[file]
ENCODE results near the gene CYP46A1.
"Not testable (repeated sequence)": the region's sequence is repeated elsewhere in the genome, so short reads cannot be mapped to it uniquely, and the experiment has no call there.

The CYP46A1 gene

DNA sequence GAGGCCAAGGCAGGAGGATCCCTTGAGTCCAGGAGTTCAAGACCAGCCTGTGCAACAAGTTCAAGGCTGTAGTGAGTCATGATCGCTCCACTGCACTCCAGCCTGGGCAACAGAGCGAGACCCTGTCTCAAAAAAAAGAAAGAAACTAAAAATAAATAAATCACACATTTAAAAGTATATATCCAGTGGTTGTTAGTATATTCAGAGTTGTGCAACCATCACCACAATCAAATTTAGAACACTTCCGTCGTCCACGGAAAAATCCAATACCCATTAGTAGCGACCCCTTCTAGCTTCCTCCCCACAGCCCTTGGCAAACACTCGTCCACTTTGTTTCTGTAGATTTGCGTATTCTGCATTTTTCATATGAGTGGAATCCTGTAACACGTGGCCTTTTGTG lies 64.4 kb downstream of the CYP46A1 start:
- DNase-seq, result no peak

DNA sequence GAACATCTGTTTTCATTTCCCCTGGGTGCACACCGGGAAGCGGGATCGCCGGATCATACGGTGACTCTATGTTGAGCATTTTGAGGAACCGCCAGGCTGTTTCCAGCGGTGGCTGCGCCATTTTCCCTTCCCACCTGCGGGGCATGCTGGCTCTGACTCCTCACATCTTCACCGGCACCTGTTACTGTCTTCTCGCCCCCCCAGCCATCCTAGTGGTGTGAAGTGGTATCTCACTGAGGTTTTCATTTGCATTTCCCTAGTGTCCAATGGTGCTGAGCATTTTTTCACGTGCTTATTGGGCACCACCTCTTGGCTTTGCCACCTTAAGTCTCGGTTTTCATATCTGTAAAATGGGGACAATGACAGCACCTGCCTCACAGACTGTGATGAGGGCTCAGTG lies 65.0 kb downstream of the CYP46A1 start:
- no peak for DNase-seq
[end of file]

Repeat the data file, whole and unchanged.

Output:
ENCODE results near the gene CYP46A1.
"Not testable (repeated sequence)": the region's sequence is repeated elsewhere in the genome, so short reads cannot be mapped to it uniquely, and the experiment has no call there.

The CYP46A1 gene

DNA sequence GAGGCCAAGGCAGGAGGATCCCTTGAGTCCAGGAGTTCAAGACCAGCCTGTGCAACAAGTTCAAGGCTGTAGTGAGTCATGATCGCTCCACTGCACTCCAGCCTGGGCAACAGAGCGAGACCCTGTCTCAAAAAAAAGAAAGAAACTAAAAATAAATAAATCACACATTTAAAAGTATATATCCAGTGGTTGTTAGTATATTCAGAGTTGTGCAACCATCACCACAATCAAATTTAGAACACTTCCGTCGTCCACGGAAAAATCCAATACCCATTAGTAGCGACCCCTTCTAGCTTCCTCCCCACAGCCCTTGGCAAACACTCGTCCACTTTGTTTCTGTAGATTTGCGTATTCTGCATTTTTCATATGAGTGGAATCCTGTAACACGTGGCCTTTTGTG lies 64.4 kb downstream of the CYP46A1 start:
- DNase-seq, result no peak

DNA sequence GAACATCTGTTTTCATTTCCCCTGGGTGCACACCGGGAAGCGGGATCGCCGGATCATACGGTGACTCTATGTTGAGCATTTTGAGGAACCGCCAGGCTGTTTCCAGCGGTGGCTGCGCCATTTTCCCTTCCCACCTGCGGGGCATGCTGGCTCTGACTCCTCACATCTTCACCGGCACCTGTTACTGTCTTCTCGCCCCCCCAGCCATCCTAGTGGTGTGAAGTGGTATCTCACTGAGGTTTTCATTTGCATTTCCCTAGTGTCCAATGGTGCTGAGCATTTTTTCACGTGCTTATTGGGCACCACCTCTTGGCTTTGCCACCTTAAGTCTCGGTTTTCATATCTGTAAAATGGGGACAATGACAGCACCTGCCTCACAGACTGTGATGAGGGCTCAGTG lies 65.0 kb downstream of the CYP46A1 start:
- no peak for DNase-seq